Skip to main content

Sean Wilson on his return as David's dad, Martin Platt: 'It was like waking up from a coma!'

Sean Wilson on his return as David's dad, Martin Platt: 'It was like waking up from a coma!'

Corrie star Sean Wilson on being back in Weatherfield as Martin Platt

There’s a blast from the past in Coronation Street next week - Gail's ex husband Martin Platt makes a comeback when son David – traumatised after his recent rape ordeal - pays him a visit in Liverpool.

It’s thirteen years since actor Sean Wilson was last in Corrie. After quitting the role in 2005, he went on to set up The Saddleworth Cheese Company, and now has a raft of awards for his range of Lancashire cheeses - which include the quirkily-named “Hows Yer Father” and “Smelly Ha’peth”.

The 52 year old talks David, dairies and why he’d love to come back to Weatherfield full time as Martin Platt...

What brings Martin back to the cobbles? “David is in one of the biggest predicaments of his life after being raped. Not only do you have the attack itself, but there’s the aftermath and psychological effects. The more time goes on and David doesn’t tell anyone, the worse it gets, but of course he has to unburden himself at some point - and that’s where Martin comes in. Martin definitely knows there’s something wrong, and starts to get very worried about David.”

David with Josh and Gail

David with rapist Josh and mum Gail, Martin's former wife

How does Martin feel about being in Weatherfield again? “David goes to Liverpool to begin with, but then Martin knows he can’t leave things as they are, and follows him back to the cobbles. He’s outside the Platts, looking at the house and thinking, ‘Oh, Jeez!’

“We did some scenes in the Platts’ living room. I like to pride myself on being well prepared, but it was a bit weird. But I had a chat with the director and she said: “It was perfect, because it was bound to be awkward for Martin.”

You were unhappy when you left Corrie 13 years ago. What has changed?

“There was a juxtapose of editorial thoughts at the time (Sean quit the soap after refusing to film a storyline in which Martin had a relationship with an underage girl). But things move on, and the people that were in charge have moved on. And the scripts were ace.

“There’s a real positivity about the place, and there’s been a real warmth from me. I had my first day in the salon with Jack P Shepherd (David) and it was as if I’d been in a coma for 13 years! I just walked onto the set and did the scene, and it was nice and easy. I couldn’t have asked for a better way to come back. "

There’s been a huge positive reaction about Martin’s return. Were you surprised by that?

“I was surprised, of course I was surprised. But it’s plain to me throughout the last 13 years that people are still warm to me. Every question is ‘Would you go back? We love your character! When are you going to get back with Gail? My partner says, quite rightly, ‘Every single comment is warm’. Thirteen years is a long time, but he’s very well remembered and that’s cool.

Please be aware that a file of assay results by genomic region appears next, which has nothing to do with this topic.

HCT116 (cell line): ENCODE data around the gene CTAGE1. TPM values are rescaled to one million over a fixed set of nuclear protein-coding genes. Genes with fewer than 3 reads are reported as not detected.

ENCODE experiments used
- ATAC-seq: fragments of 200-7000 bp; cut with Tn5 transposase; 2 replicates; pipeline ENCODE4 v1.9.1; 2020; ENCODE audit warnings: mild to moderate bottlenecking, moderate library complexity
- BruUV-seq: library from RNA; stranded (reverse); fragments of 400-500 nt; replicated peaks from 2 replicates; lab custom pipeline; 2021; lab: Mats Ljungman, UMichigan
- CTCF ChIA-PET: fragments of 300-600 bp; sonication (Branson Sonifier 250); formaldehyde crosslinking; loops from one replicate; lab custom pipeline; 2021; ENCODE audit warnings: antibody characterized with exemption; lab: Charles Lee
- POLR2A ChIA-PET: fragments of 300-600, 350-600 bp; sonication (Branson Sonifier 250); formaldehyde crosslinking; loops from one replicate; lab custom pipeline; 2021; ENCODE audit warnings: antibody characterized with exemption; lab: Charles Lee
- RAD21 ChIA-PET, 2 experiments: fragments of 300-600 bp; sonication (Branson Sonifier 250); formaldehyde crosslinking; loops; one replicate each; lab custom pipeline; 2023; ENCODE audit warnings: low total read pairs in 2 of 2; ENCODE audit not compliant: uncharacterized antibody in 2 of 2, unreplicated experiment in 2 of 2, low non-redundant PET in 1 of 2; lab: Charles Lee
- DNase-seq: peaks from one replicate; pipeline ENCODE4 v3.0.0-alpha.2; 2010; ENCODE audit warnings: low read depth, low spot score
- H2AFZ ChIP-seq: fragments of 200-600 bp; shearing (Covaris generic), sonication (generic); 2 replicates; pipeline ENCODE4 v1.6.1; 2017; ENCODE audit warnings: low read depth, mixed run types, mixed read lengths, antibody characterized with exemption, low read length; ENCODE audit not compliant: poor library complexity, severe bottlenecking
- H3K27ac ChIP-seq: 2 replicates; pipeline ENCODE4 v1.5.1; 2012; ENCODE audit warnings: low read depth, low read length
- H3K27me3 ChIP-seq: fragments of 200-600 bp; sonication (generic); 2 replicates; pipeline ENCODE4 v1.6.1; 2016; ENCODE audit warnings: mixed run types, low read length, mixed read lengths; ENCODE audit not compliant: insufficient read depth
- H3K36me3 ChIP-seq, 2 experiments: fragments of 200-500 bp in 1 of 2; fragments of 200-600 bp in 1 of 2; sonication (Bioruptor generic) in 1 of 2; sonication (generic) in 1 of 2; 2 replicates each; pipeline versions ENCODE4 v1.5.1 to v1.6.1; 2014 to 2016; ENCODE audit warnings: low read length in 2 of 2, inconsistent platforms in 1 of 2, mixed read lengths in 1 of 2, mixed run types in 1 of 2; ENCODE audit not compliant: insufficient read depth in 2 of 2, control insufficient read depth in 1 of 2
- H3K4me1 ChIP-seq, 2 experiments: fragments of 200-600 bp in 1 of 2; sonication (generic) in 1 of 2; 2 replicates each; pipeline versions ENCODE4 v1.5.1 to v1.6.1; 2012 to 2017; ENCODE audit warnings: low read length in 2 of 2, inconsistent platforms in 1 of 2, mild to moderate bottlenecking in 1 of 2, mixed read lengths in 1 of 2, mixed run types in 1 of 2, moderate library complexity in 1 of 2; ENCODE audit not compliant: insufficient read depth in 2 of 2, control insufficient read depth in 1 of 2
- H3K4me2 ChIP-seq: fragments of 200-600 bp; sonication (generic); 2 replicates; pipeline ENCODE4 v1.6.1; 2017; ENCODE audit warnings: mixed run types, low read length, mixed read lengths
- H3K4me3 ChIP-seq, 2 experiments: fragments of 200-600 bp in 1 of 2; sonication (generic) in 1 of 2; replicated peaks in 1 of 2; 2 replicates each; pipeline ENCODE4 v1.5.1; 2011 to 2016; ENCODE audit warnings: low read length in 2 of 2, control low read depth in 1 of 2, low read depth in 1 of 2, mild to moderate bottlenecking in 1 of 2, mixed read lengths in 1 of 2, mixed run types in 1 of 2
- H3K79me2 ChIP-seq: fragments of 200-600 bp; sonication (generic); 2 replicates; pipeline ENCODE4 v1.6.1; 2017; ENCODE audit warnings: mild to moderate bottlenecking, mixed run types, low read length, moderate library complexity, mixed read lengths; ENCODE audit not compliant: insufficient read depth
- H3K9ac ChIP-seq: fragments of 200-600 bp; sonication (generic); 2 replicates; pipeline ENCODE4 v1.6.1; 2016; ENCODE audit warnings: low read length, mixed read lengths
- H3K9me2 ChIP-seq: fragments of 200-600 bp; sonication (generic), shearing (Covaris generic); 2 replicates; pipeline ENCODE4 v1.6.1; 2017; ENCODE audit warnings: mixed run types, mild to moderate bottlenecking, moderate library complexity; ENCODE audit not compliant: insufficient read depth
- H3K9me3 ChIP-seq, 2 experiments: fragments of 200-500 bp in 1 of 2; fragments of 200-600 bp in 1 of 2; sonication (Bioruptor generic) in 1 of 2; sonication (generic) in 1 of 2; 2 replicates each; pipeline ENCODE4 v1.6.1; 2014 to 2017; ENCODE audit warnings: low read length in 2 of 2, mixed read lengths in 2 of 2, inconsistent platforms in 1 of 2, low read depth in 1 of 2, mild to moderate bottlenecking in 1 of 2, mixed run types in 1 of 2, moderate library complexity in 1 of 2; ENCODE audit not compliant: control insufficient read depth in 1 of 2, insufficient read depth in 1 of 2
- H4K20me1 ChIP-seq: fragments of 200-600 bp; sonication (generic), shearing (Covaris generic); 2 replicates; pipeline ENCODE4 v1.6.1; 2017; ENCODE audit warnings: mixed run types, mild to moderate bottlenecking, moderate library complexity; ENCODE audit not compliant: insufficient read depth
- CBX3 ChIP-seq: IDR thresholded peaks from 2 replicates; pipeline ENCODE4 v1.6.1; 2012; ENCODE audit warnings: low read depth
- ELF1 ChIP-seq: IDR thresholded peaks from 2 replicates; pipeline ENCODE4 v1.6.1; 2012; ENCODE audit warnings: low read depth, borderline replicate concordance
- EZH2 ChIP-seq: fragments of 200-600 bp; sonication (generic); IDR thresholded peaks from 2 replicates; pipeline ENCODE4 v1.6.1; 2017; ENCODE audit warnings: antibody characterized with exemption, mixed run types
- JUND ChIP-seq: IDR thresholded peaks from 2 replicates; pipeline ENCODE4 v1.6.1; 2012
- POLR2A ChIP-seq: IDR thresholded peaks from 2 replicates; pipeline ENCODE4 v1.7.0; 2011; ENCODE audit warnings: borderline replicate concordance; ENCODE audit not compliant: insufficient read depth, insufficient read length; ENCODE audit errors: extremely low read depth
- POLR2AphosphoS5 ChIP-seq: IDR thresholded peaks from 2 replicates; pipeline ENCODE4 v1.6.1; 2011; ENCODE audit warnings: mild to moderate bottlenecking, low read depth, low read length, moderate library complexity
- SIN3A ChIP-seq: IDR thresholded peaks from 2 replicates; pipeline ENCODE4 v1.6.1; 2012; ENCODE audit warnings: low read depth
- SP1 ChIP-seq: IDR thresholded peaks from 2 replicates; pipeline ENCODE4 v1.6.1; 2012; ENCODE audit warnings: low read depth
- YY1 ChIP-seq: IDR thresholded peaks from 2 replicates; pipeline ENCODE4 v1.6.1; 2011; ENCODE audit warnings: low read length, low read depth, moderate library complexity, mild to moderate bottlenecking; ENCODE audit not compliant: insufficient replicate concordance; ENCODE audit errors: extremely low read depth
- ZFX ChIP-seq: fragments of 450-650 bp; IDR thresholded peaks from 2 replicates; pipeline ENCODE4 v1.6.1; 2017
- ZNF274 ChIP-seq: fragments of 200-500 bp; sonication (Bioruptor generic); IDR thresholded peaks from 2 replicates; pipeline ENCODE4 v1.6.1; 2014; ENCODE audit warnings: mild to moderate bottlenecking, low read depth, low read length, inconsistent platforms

What was it like being reunited with Jack P Shepherd, who plays your screen son, David?

“Jack is still Jack and Sean is still Sean and we didn’t take long to fall back in. In between scenes, we’ve been catching up with each other, family wise, and we’ve been talking about food. He says he can’t cook and he wants to surprise the people he’s living with at the moment, so I told him to do a chicken in brine. I said to him, ‘Leave it in the fridge overnight and then cook it at 120 degrees for four hours and you’ll blow their minds!’”

You’re now an award-winning cheese-maker. How did you go from acting to making cheese? “I’ve always cooked, and when I was at Coronation Street the last time, I’d invite the cast round and cook fine food. I got really involved in the science of food and the provenance of food, and was invited to work at a Michelin-starred restaurant called Northcote, where I was introduced to a Lancashire cheese maker called Bob. He started teaching me, and I was lucky enough to have enough money to fund a business.”

Do you have your own premises? “I did at first, but things got very expensive, so I found a farm in the Ribble Valley with a dairy and I hire the staff, who are now very well versed in making my cheeses. So they make them and then the cheeses go in rooms to mature – well actually, they go in caves; they’re buried underground. It looks like something out of the Flintstones!”

What makes an award-winning cheese? “I decided from the start that if was going to make cheese, then it should be a Lancashire cheese of provenance, because that’s where I’m from. You’ve not got the movement of milk, and it’s milk from just one farm rather than ten different farms. That’s the beginnings of a really good cheese, and then all the science comes into it..,which I won’t bore you with!”

You’re in Corrie for a guest stint – would you consider coming back on a permanent basis?

“Yes. I’ve had lots of thinking time since I was first asked to do this, and my character has so many different connections to other people in the show, and they’re all good connections in my opinion. There’s so much depth there that, editorially, it would have to be thought about. Whether the powers that be act upon it is completely up to them, but I’d definitely be up for it!”

Coronation Street continues on ITV.